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I've just been invited, for the first time, to review an article. The request was somewhat of a surprise to me, as I'm still a PhD student and I'd always thought that reviewers were generally PhD graduates. Judging by the article's abstract, I am moderately familiar with the subject area, as my master's thesis was on a similar topic. The article would appear in an online journal and would be relatively short (6-8 pages). I assume that my review would be anonymous.

I'm unsure whether to accept the invitation as I'm quite busy with my research.

If I agree to review the paper, what will be expected of me? How much time can I expect this to take?

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For a scientific, experimental paper, a peer reviewer should consider these issues:

  • Are the topic and results appropriate for the journal? If not, there is little point in reviewing other aspects of the paper as it is sure to be rejected.
  • Is there a hypothesis?
  • Are the methods complete?
  • Were appropriate control experiments performed?
  • Are there conclusions?
  • Are the conclusions motivated appropriately?
  • Do the methods support the conclusions?
  • Are the graphs/illustrations readable and do they convey useful information?
  • Is the research ethical?
  • Is the research placed in context with the literature?
  • Is information taken from references accurate, or at least plausible?
  • Are the results likely to be reproducible?
  • Is the writing intelligible?

The answers should all be yes.

In my experience many reviewers also identify typos in the paper. I only do that if the typos are in technical information or make the paper incomprehensible. Most journals pay a copyeditor whose job it is to correct ordinary spelling and grammar errors.

The reviewer needs to write a report. The report includes numerical ratings on scales provided by the journal. The report should:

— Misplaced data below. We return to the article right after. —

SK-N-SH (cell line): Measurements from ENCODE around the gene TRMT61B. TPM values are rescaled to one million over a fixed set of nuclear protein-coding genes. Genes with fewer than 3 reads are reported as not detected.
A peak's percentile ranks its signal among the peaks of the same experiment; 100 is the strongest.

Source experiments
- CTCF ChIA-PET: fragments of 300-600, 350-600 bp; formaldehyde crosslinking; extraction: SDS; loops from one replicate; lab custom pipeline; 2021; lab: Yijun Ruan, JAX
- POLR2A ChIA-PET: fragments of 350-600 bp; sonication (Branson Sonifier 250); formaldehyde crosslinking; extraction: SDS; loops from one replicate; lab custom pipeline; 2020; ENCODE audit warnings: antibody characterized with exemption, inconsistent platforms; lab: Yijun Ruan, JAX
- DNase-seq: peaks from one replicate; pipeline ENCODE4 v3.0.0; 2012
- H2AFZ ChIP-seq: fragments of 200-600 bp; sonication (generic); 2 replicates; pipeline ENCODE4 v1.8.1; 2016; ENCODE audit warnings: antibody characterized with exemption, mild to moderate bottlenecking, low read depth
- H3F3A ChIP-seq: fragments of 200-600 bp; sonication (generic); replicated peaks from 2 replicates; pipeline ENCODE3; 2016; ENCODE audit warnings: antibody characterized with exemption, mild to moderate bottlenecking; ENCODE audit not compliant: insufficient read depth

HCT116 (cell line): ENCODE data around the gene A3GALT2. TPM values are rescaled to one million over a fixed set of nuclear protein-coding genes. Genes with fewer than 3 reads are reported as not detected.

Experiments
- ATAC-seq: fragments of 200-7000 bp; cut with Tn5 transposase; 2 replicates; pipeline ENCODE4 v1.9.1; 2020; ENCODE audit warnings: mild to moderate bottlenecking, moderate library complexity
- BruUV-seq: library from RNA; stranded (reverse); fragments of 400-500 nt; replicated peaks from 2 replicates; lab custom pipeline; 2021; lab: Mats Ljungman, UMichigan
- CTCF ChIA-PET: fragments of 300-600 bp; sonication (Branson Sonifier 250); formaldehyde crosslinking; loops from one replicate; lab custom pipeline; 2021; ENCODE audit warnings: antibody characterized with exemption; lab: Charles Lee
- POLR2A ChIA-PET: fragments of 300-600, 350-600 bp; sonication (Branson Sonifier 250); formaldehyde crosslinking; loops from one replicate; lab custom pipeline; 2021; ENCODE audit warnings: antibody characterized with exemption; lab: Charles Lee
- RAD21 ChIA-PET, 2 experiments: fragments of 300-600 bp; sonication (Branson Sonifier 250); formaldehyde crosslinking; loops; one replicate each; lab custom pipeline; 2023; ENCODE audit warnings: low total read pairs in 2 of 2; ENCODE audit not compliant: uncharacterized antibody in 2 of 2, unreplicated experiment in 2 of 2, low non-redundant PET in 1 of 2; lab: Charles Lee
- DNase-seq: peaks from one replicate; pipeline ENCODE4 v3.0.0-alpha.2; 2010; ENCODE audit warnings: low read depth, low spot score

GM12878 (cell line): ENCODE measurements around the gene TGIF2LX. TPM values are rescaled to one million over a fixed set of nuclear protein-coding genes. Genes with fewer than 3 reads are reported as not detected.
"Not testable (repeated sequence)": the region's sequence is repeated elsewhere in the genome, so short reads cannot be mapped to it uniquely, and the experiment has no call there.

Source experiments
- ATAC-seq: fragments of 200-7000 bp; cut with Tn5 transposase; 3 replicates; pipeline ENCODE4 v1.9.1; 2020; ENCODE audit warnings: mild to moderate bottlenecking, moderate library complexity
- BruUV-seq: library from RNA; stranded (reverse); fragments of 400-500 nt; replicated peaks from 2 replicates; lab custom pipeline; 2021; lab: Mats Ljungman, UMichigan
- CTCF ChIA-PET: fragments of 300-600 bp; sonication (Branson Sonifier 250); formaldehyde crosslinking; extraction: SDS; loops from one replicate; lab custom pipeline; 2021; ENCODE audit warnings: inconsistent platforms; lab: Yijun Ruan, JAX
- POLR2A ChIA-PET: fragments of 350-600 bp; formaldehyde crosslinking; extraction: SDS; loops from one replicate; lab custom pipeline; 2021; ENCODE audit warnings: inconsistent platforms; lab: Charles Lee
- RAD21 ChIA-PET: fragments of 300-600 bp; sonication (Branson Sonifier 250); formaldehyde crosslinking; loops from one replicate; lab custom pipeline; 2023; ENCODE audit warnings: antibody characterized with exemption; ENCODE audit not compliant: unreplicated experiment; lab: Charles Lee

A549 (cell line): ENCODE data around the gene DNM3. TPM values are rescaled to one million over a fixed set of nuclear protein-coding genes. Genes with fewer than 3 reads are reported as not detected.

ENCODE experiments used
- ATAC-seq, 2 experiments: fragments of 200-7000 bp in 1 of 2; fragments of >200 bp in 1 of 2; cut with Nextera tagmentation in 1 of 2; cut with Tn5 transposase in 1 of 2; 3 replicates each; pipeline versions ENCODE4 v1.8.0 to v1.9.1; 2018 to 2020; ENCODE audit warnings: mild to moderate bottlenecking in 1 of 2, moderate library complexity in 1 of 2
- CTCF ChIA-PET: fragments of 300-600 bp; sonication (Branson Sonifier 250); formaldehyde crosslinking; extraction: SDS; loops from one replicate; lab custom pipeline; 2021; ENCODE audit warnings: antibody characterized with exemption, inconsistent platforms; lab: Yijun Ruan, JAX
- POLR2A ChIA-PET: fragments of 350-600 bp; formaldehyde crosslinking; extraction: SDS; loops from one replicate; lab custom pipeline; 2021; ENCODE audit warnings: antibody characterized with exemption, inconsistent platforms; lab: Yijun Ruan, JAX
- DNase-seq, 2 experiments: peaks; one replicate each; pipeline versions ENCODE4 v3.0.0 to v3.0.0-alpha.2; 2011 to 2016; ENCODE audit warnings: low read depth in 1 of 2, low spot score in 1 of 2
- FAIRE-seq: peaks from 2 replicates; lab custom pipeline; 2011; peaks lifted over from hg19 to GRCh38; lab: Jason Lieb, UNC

• Summarize the paper in a few sentences, clearly identifying that the reviewer read the correct paper.
  • Identify the main strengths of the paper. Sadly this can, at times, be hard.
  • Identify the main weaknesses of the paper. If the paper needs revision, then all weaknesses which need correction should be listed.
  • Each weakness should be numbered and its location in the paper should be specified. This is to assist the editor and future reviewers in checking to see if the revisions were made.
  • Recommend an action the editor can take.

The reviewer is not responsible for telling the authors how to improve their paper.

There is no way to predict how long a review will take until you have read the paper. It varies widely.

If the reviewer has a conflict of interest, this must be disclosed to the editor. Example conflicts of interest are:

  • Reviewer works for the same organization as an author.
  • Reviewer might make or loose money if the article is published.
  • Reviewer is friends with an author.
  • Reviewer has published work or applied for funding with an author.
  • Reviewer considers an author to be a family member.
  • An author has offered the reviewer a bribe.
  • Reviewer intends to publish a paper addressing the same hypothesis.